It’s always nice to give your body a break from the acidity of animal based products and get back to the basics of wholegrains, vegetables, seeds and nuts. This recipe is light and tasty but most importantly it is packed full of nutrition in order to fuel the body.
THE STARS OF THE DISH ARE:
- Kale: It is a green leafy we can add to many dishes including salads, soups, stews, smoothies or even toasted and eaten as chips! It is rich in vitamin K, vitamin A, Vitamin C, and manganese which are all important in supporting the immune system, metabolism and bone integrity. 1
- Pumpkin: It is rich in vitamin A, vitamin C, Vitamin E, potassium and B vitamins as well as being a great source of fibre which is great for healthy digestion. 2
- Quinoa: It is one of the ancient superfoods, it is a gluten free grain which is a great alternative to rice as it is much higher in protein and lower in carbohydrates.
- Pepitas (pumpkin seeds): These are a fantastic source of zinc, phosphorus, magnesium and protein which is ideal to use when you are wanting to optimise metabolic functions in the body including the function of your thyroid. 3
INGREDIENTS: Serves 4
1 cup of quinoa
Organic vegetable stock
1 large piece of pumpkin
1 bunch of kale
Apple cider Vinegar
½ cup pepitas
½ cup raw unsalted cashews
1 teaspoon of turmeric
1 teaspoon ground coriander
1 teaspoon cumin
1 clove of garlic, finely chopped
½ inch fresh ginger, sliced or grated
1 small brown onion, diced
- Cut up pumpkin into bite sized pieces and place in the oven at 200 degrees Celsius with 2 pieces of garlic and drizzle with olive oil. Cook until tender
- Boil the quinoa in water with a teaspoon of vegetable stock, cook until fluffy. You may also use a rice cooker.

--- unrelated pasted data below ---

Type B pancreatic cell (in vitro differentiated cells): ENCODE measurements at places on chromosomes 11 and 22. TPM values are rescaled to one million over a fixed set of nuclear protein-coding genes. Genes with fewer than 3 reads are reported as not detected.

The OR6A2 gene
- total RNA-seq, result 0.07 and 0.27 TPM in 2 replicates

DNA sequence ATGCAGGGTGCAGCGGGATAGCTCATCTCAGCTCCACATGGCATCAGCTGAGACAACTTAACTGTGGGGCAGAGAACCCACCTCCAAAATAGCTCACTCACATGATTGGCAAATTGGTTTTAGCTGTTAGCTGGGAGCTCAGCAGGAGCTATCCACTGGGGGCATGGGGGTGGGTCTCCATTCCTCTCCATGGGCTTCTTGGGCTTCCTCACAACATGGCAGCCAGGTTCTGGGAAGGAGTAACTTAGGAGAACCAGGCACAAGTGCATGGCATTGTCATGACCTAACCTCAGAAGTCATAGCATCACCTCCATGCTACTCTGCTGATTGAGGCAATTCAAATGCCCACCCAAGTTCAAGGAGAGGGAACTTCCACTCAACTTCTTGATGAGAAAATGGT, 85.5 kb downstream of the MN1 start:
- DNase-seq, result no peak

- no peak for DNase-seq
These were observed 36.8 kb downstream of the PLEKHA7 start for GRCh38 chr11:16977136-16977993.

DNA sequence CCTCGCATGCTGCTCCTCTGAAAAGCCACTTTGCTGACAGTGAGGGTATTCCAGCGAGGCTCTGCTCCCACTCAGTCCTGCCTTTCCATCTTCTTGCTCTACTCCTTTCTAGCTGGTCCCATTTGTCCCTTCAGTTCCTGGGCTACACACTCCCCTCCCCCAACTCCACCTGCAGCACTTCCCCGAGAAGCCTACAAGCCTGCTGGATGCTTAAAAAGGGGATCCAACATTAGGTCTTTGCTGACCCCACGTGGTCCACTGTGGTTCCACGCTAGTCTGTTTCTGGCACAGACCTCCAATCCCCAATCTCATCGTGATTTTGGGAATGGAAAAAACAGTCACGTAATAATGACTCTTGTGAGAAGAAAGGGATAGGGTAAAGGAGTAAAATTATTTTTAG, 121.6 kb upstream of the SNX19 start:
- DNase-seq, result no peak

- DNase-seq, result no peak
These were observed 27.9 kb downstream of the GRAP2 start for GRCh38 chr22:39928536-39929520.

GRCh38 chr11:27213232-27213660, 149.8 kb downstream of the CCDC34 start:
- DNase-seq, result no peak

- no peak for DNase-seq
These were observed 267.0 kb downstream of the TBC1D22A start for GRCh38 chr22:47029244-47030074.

- Lightly toast the pepitas, a pinch of salt and the cashews in a fry pan until golden.
- Add onion, ginger, garlic, turmeric, cumin and coriander to an oiled fry pan and Sautee until soft then add the kale and cook until wilted.
- Drain the quinoa but don’t rinse, add to the fry pan with onion and spices and add the pepitas, cashews and cooked pumpkin, making sure everything is tossed together evenly.
- To make the dressing add 1 teaspoon of Braggs apple cider vinegar, 2 tablespoons of water, a dash of olive oil and a teaspoon of seeded mustard and whisk until combined.
- Serve the pilaf and drizzle with dressing.
- Bon appetite!
ABOUT THE AUTHOR:
Emily holds a Bachelor of Health Science in Naturopathy from Australia’s leading educator in complementary medicine, Endeavour College of Natural Health. She has worked in the health industry for a number of years and has a special interest in thyroid conditions, autoimmune diseases, women’s health and functional pathology.
Emily is passionate about using evidenced based medicine to help patients regain their vitality and optimal health. This is achieved by using food as medicine, nutritional supplements, herbal medicine and implementing lifestyle changes. By helping herself, along with many patients with chronic illness in the past become symptom free she strives to empower others with the knowledge and optimism that quiet often it can be done.
Emily has a passion for travel, which has seen her globetrot around the world to over 30 countries enjoying the adventure, culture, history and food!
Emily is a registered member of ANTA (Australian Natural Therapies Association) and looks forward to meeting with you and assisting you in your journey back to optimal health.
- Webmd 2017, The Truth About Kale, http://www.webmd.com/food-recipes/kale-nutrition-and-cooking#1
- World’s Healthiest Foods 2017, Pumpkin Seeds, http://whfoods.org/genpage.php?tname=foodspice&dbid=82
- Ware, M 2017, Pumpkins: Health benefits and nutritional breakdown, https://www.medicalnewstoday.com/articles/279610.php